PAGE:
Cambodia: Accessible Education Attracts Female Students Back to School

Cambodia’s Education Sector Support Project assists the government with its goal of expanding access to educational services by addressing constraints in supply, demand, quality and efficiency, and it has a special focus on poor and under-served communities.
* Women have particularly benefited: 67% of secondary school scholarships have been awarded to women. In primary school, almost 50% of the scholars are women.
* The project has helped build 247 lower secondary school buildings, with 650 more planned.

A dream of going back to school has come true for 23-year-old Van Sarem. Now she sits in the front row of her grade 8 class at a new secondary school in Sre Ang Krong commune by the Se San River in Ratanakiri province, excited and delighted to be back learning after a five-year absence since she finished primary school in 2004.

“My dream has come true now,” she says with a beautiful smile. “I am so happy that I have a chance to come back to school even though I am older. And my parents support my return to school.”

Sarem is from one of the poorest families in Sre Ang Krong village. When she finished studying at the local primary school, her family did not have the money to send her to the nearest secondary school, which was more than 20 km away. She dropped out of school for five years.

When Sarem saw a new school beginning to be built near her home, she began to hope that one day she would have a chance to be a pupil there when it opened. Whenever she walked by the building site, she willed the school to be finished sooner. Early last year she approached the new school’s principal and asked if she could register to be one of its first students.

The new secondary school in Sre Ang Krong is a product of two nationwide school building programs supported by the World Bank that are playing a crucial role in enabling young people, especially women, who have dropped out of school to resume their education.

The Education Sector Support Project (ESSP), which the World Bank supports, has built 247 lower secondary schools, and the Education Sector Support Scale-Up Action Program (ESSSUAP), supported by multiple donors and administered by the World Bank, plans to construct 650 school buildings throughout Cambodia.

The large number of schools being built around the country under the ESSP and ESSSUAP programs opens up the real possibility for young women like Sarem to go back to school and finish their education.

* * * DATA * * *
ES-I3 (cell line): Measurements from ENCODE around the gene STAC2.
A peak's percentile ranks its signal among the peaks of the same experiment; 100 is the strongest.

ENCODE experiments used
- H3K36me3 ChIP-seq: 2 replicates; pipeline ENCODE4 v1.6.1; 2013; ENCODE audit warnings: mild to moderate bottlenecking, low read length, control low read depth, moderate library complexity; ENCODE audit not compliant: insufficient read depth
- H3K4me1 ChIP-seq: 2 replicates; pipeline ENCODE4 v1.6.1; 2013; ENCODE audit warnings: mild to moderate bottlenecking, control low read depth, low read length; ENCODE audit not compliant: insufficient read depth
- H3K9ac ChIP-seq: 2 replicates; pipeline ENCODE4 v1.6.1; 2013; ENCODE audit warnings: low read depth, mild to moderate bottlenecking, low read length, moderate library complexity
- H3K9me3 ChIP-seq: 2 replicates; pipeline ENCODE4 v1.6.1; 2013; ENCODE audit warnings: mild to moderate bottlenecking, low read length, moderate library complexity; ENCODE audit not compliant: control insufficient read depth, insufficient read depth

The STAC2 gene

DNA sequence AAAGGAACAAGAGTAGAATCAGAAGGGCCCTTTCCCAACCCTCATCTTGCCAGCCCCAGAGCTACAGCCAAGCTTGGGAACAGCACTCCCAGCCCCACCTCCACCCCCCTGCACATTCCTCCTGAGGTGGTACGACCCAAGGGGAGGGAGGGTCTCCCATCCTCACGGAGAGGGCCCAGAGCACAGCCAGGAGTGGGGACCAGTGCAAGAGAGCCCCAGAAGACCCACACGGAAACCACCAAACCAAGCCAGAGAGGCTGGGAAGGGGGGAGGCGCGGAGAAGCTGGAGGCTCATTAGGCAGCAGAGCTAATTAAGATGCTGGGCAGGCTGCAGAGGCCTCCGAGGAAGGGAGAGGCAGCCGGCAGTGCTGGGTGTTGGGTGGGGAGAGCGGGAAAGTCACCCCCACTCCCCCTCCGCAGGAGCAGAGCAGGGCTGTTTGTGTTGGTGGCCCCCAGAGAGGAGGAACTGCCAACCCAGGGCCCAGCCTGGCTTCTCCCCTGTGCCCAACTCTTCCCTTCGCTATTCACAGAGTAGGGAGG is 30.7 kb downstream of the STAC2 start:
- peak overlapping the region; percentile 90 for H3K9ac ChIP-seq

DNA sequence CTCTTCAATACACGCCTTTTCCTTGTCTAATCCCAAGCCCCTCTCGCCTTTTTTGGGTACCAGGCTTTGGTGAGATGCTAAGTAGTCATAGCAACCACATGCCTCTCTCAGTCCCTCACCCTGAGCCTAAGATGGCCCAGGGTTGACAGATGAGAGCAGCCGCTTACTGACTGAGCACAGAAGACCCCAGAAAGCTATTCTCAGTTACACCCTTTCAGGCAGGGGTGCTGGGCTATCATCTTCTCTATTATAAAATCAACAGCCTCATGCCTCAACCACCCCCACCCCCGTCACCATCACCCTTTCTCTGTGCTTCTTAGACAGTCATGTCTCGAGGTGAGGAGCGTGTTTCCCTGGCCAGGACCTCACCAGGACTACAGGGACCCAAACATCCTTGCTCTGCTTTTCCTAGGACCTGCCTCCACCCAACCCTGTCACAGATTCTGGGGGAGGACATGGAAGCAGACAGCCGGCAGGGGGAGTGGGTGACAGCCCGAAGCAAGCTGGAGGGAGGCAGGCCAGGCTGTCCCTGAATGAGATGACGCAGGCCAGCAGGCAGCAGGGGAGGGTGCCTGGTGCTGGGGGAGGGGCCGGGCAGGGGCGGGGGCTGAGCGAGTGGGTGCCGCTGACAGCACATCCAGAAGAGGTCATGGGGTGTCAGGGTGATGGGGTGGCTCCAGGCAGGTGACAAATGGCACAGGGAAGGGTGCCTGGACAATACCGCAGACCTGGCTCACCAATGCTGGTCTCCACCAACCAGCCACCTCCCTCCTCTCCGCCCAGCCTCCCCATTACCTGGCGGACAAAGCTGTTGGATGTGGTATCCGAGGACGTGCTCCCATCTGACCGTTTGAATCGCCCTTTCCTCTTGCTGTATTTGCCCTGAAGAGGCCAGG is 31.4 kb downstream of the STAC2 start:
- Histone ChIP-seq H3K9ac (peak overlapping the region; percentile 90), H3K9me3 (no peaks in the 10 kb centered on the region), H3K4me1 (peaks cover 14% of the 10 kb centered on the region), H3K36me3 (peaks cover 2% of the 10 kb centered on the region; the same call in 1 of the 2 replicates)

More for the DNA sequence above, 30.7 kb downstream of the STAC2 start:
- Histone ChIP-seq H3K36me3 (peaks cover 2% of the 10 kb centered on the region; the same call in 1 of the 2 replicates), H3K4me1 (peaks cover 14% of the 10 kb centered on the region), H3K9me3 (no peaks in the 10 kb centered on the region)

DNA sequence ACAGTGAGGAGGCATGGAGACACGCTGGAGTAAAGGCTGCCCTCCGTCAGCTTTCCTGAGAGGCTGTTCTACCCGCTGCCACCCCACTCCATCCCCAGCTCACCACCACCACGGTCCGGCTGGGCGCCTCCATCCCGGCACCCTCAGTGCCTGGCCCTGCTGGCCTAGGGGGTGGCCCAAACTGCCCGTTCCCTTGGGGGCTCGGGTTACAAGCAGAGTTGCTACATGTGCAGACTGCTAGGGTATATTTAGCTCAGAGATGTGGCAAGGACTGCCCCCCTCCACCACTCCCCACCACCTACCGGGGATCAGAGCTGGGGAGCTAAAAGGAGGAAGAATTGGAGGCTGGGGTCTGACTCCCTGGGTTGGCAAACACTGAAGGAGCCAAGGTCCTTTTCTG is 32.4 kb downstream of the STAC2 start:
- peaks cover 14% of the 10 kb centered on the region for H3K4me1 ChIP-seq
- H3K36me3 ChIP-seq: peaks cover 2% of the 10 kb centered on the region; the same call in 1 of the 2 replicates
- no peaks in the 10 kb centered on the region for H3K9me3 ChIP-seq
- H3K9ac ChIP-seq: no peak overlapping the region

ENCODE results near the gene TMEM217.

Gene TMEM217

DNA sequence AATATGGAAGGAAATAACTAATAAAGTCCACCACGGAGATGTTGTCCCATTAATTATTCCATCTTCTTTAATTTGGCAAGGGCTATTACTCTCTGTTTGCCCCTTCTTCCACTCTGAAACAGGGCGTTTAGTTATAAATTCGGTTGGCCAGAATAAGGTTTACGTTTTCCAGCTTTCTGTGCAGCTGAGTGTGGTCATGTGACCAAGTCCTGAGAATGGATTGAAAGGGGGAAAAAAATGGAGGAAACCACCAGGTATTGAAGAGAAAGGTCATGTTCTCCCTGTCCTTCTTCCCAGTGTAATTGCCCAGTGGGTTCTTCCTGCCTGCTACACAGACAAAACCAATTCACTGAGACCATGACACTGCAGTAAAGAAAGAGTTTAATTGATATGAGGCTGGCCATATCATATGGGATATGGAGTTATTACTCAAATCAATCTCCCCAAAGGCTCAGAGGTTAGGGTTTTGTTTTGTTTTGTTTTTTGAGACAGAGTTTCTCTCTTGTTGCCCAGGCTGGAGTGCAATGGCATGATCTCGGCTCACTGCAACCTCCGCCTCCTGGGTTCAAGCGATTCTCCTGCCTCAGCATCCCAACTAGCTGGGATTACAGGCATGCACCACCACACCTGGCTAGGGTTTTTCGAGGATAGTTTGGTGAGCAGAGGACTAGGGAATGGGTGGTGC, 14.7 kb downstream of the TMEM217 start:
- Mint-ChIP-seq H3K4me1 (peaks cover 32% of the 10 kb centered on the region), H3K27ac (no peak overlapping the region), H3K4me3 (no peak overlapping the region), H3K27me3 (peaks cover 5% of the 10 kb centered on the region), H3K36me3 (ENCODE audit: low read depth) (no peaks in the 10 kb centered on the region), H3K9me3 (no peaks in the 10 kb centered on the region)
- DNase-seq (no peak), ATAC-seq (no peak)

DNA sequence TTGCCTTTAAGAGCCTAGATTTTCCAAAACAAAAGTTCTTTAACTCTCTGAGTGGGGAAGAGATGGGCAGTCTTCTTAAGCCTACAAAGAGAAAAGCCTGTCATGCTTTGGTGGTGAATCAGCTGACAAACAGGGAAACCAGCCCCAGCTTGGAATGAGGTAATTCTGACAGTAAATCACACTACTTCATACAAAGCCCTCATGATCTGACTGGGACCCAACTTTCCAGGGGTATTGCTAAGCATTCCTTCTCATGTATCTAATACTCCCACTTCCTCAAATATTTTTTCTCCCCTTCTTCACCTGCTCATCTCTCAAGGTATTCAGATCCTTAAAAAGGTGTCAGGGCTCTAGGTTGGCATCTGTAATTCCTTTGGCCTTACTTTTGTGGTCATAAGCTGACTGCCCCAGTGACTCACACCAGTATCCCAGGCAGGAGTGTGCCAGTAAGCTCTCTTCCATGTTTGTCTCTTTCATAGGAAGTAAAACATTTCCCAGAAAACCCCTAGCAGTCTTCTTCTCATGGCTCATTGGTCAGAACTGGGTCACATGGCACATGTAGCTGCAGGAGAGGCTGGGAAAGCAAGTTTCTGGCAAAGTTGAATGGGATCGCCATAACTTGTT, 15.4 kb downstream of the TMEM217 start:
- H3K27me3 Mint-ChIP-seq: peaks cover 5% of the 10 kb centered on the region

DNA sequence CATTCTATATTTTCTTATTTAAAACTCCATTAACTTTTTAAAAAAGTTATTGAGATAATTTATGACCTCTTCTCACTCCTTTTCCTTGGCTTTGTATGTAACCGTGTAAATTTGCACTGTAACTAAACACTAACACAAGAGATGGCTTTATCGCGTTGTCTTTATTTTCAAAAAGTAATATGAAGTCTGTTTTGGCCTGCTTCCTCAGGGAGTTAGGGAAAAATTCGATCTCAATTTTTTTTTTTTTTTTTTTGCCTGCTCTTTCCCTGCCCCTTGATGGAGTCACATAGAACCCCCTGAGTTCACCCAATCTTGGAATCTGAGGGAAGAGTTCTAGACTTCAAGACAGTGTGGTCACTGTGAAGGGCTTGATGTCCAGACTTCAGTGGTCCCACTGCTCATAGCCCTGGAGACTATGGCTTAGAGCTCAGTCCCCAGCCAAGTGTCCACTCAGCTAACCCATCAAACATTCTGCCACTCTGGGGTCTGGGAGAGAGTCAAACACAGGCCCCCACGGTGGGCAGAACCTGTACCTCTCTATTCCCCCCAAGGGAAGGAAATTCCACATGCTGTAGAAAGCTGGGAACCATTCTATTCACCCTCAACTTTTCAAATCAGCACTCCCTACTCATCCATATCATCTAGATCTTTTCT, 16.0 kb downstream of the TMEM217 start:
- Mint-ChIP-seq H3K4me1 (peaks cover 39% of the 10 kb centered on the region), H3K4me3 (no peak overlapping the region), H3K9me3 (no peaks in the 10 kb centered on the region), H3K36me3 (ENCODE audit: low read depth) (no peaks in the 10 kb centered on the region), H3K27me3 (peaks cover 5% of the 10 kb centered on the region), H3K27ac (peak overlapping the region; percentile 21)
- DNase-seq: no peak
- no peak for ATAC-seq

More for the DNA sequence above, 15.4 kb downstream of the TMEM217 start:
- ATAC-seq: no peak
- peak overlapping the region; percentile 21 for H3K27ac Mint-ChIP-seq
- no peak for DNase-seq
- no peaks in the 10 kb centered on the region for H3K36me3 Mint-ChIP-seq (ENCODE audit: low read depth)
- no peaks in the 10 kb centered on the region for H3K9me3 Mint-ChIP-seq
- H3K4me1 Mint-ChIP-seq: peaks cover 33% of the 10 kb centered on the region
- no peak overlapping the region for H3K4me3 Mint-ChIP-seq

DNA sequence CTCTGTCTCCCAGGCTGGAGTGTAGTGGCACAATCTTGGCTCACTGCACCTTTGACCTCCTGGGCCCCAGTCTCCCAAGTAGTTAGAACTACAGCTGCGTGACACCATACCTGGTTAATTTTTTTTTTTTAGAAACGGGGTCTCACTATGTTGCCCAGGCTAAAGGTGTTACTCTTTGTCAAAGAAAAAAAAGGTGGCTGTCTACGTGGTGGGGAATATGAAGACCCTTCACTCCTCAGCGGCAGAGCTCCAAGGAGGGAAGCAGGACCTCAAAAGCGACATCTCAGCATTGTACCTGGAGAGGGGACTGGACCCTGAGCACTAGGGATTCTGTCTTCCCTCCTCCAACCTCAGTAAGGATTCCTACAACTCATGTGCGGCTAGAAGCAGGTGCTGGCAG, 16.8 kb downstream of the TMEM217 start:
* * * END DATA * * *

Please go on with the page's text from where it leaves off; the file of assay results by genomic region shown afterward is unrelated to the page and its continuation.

Of 205,151 scholarship students at secondary school, 67 percent are female. These are supported by the ESSP. Almost 50 percent out of 3,459 scholarship students at primary school are female and these are supported by ESSSUAP.

School construction has also helped women teachers to stay in their home areas as there is more local work than before. This means that many more female teachers can stay in the profession and thus have a greater opportunity to enhance their careers as well as be role models for girls.

“If girls are well educated, they will have the basic knowledge to support their families through a better understanding of health care and confidence in themselves which in turn can encourage siblings and their own children to attend school,” said H.E. Ou Eng, ESSP Project Manager. “This will have a cumulative effect over time and help to reduce poverty caused by poor understanding of basic health care, literacy and numeracy.

“One of the most important benefits is the fact that it gives a strong message to the community that the education of girls is a national priority,” he said. “This not only improves the educational opportunities for girls but also raises their status in the community.”

http://www.vadvert.co.uk/education/6426-cambodia-accessible-education-attracts-female-students-back-to-school.html

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